OrilliaMatters welcomes letters to the editor at email@example.com. Please include your daytime phone number and address (for verification of authorship, not publication). This letter is in response to news of the Township of Oro-Medonte receiving funding for the Craighurst Public Art Project, published June 12.
Trees as art and roots of history.
Who doesn’t enjoy trees in one way or another? They’re great providers of shade, fruits, maple syrup, animal habitat, lumber, firewood, etc. In my mind, trees are sculptural and beautiful in their natural state, so the notion of replicating them in steel as a form of art captured my attention. My interest was also piqued as this is Oro-Medonte’s first foray into public art with the tree sculpture project in Craighurst. Hopefully, it’s not a misadventure as public art is often a Pandora’s Box.
Don’t get me wrong. I support public art — works that are creative, engaging, reflect a degree of intelligence and esthetics, are original, qualitative and thought provoking. And as it should be, those who encounter art in its various forms discuss and have an opinion on it. Orillia’s Champlain Monument, the Gordon Lightfoot piece, the farmers' market fruits and Barrie’s Spirit Catcher and Love Barrie waterfront sign, not art per se, all draw attention and opinion. What pleases some angers and disappoints others, especially when the art form in question is paid for with taxpayer dollars.
In an effort to emulate the success of Orillia’s long-running Streets Alive program, the township’s tree sculptures will be installed at several locations in Craighurst. And as Mayor Hughes said, they will differ only in how the “palettes for local talented artists create reflections of our beautiful rural community,” provide “a cultural experience for local residents and visitors to the area,” and ”offer a reflection of the four seasons of beauty and recreation found in Oro-Medonte while incorporating the community’s culture and history.”
This $40,000 project is possible through federal government funding, and although the township has no skin in the game it will own the sculptures. Freebies always sound great but the curious amongst us probably have a few questions following the fanfare. The hopeful answers (HA) below involve some speculation on the part of this writer and the reader:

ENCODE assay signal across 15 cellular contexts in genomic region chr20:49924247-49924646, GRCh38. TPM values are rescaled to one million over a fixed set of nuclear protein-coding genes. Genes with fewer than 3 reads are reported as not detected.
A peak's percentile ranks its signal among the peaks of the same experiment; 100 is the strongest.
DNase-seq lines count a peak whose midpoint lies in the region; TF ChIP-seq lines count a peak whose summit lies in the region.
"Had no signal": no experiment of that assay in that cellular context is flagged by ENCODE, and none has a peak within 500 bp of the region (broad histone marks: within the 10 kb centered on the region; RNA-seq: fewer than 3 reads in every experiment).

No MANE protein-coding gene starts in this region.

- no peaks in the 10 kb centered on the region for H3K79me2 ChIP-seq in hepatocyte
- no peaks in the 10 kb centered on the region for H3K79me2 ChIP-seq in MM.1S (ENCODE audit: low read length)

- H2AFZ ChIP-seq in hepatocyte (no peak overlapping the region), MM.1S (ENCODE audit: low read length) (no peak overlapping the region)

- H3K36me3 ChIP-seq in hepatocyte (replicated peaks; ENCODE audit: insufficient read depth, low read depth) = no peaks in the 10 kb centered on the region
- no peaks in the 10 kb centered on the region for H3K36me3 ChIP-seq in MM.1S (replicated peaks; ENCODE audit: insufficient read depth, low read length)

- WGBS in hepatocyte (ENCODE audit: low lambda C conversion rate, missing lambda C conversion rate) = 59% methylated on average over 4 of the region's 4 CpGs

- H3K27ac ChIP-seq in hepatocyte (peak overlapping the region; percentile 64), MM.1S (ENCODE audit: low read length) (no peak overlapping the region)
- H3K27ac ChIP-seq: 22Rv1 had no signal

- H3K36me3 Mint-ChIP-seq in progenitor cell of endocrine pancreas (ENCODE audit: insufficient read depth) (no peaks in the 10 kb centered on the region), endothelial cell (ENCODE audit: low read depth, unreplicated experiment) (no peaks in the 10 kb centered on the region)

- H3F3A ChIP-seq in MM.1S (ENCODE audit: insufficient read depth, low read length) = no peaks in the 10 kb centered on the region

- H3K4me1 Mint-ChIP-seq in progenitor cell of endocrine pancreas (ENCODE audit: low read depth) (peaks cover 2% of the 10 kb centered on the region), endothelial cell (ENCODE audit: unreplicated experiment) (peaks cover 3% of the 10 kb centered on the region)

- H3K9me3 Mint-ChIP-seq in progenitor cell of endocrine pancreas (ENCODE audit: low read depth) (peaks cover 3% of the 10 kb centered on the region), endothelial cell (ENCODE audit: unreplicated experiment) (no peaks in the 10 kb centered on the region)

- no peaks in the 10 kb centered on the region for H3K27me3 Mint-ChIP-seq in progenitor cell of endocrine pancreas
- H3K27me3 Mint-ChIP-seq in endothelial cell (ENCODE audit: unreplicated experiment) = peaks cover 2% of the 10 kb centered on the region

Q: Who is co-ordinating the project, established the tree concept as appropriate and created the non-descript shape in steel? HA: Not a township committee and not from clip art.
Q: Who will judge and select from the potential artists’ concept submissions? HA: A panel of professional artists looking for more than amateurish versions of the African church, coloured leaves, skiers, snowmobilers, bicyclists, frogs, etc., painted on the steel surfaces.
Q: How will the $40,000 be spent? Speculative A: The steel fabrication and installation will take the biggest bite. The ”talented local artists” will be unpaid as no commissions or monetary awards were stated.
Q: Oro-Medonte will own the sculptures. How will frequently overlooked maintenance and repair costs be covered? HA: A budget and provision in the township’s insurance.
An outdoor public art project like this involves more than what meets the eye. (Ouch.) It’s a significant investment that is likely to be around for quite a while, so, pragmatically, it needs to be engaging, relevant, professionally executed, and properly maintained. The fact that township residents are not paying for this project directly doesn’t mean that it should be anything less. It needs to have many values beyond its cost. Best wishes to all involved.